The second part of the thesis focuses on heterostructures wherein graphene is combined with a-RuCl3 which has recently gained a lot of attention as a potential quantum spin liquid system. Previous studies on graphene/a-RuCl3 heterostructures found an unusual temperature evolution of the quantum oscillation amplitude, whose origin remained unclear. The magnetotransport data collected in this thesis point toward two possible origins for this behavior, namely spin fluctuations associated with the magnetic transition into an antiferromagnetic phase at the Néel temperature of approximately 7 K, and the hybridization-induced formation of heavy (flat) bands, both of which are likely to depend on the a-RuCl3 layer thickness. In addition, heterostructures comprising an a-RuCl3 monolayer were found to display a unusual gate dependence of the quantum oscillations, further corroborating the importance of the a-RuCl3 thickness.

This thesis presents results of studies of novel compounds modeling complex fundamental physics phenomena. Cu2OSO4 is a copper based magnetic Mott Insulator system, where spin half magnetic moments form a new type of lattice. These intrinsically quantum pins are exhibiting atypical magnetic order and spin dynamics. The recent success in the growth of large single crystals of Cu2OSO4 enabled to perform measurements probing its static and fluctuating properties. The peculiarity of this sample is that its atoms are forming layers, with a geometry close to the intensively studied Kagomé lattice, but with a third of its spins replaced by dimers. This quantum magnetism system has been probed in its bulk, by the means of heat capacity and DC-susceptibility measurements, revealing a transition to a magnetically long range ordered state upon cooling, the details of which are revealed by neutron scattering. Single crystal inelastic neutron scattering shed light on the spin-dynamics in the system, with clear spin waves appearing as fluctuations around the peculiar ground state of the system: a 120 degrees spin configuration where the magnetic moment of the spin-dimer causes the sample to be globally ferrimagnetic. The presented results indicate that Cu2OSO4 represents a new type of model lattice with frustrated interactions where interplay between magnetic order, thermal and quantum fluctuations can be explored. The magnetic excitations of the compound can be modeled by a yet-to-be-understood internal effective mean-field that no simple magnetic coupling seems to reproduce. K2Ni2(SO4)3 is another compound that allows for the existence of non-trivial topological phases. This thesis presents results of the study of the unusual magnetic behavior of K2Ni2(SO4)3. No clear sign of well-established magnetic long range order has been observed down to dilution temperatures. Neutron scattering reveals the details of the competition between frustration and fluctuations that prevent order from settling in. Low temperature spin excitations take the form of a continuum at 500 mK, but also of broad, energy independent continua at higher temperatures. Bulk and neutron scattering measurements are put in perspective and linked together with a view to building up a better understanding of how quantum spin liquids can be stabilized in general, and in particular in this model compound. Finally, the last contribution of this thesis to the field of condensed matter physics regards the establishment of a state-of-the-art technique to fit heat capacity and unit cell volume of samples to try and make the extraction of magnetic information from specific heat measurements more robust. This newly-developed technique consists in modeling lattice contributions with better accuracy by using data from multiple experimentally accessible quantities to consolidate the fitting scheme. This method has been cautiously applied to several compounds at the forefront of research in experimental physics.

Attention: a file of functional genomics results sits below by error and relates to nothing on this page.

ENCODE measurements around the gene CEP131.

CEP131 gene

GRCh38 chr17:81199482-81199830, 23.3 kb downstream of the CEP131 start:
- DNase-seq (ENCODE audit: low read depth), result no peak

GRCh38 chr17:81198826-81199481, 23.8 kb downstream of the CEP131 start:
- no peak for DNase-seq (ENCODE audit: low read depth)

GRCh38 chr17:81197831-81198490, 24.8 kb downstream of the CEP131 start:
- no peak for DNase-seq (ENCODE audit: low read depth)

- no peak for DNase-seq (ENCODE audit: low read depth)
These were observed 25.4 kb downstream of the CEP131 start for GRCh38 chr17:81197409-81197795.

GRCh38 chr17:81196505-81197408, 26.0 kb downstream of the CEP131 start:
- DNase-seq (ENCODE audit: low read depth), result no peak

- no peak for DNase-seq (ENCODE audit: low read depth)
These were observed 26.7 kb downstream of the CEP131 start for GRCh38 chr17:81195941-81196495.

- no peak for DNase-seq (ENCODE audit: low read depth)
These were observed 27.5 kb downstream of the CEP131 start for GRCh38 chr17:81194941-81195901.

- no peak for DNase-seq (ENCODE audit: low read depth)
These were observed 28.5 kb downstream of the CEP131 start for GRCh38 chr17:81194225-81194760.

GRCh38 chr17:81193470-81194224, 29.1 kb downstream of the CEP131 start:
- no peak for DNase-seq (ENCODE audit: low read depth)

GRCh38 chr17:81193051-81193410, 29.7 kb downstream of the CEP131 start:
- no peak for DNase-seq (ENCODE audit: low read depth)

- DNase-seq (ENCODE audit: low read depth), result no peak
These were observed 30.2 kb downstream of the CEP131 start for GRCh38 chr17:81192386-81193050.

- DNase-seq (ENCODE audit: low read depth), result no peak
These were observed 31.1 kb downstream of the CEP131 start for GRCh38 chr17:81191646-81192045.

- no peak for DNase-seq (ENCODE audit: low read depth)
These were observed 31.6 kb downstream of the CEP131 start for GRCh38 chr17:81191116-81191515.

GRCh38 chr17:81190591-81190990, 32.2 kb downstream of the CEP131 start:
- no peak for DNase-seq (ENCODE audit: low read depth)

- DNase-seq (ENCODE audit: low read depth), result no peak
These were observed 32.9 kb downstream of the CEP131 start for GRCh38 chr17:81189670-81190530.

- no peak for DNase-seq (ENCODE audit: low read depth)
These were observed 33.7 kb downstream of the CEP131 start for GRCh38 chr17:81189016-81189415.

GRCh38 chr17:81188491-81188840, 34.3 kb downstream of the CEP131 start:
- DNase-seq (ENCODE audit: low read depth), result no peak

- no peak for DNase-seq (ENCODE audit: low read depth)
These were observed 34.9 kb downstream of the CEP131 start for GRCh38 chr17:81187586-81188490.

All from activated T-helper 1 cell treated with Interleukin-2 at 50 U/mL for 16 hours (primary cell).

Quantum Field Theory(QFT) as one of the most promising frameworks to study high energy and condensed matter physics, has been mostly developed by perturbative methods. However, perturbative methods can only capture a small island of the space of QFTs.QFT in hyperbolic space can be used to link the conformal bootstrap and massive QFT. Conformal boundary correlators also can be studied by their general properties such as unitarity, crossing symmetry and analicity. On the other hand, by sending the curvature radius to infinity we reach to the flat-space limit in hyperbolic space. This allows us to use conformal bootstrap methods to study massive QFT in one higher dimension and calculate observables like scattering amplitudes or finding bounds on the couplings of theory. The main goal of my research during my Ph.D. would be to study QFTs in hyperbolic space to better understand strongly coupled QFTs.Hamiltonian truncation is a numerical method to study strongly coupled QFTs by imposing a UV cutoff. We use this method to study strongly coupled QFT in hyperbolic space background. For simplicity, we start with scalar field theory in 2-dimensional AdS. We expect to extract the spectrum of our theory as a function of AdS curvature and find the boundary correlation functions.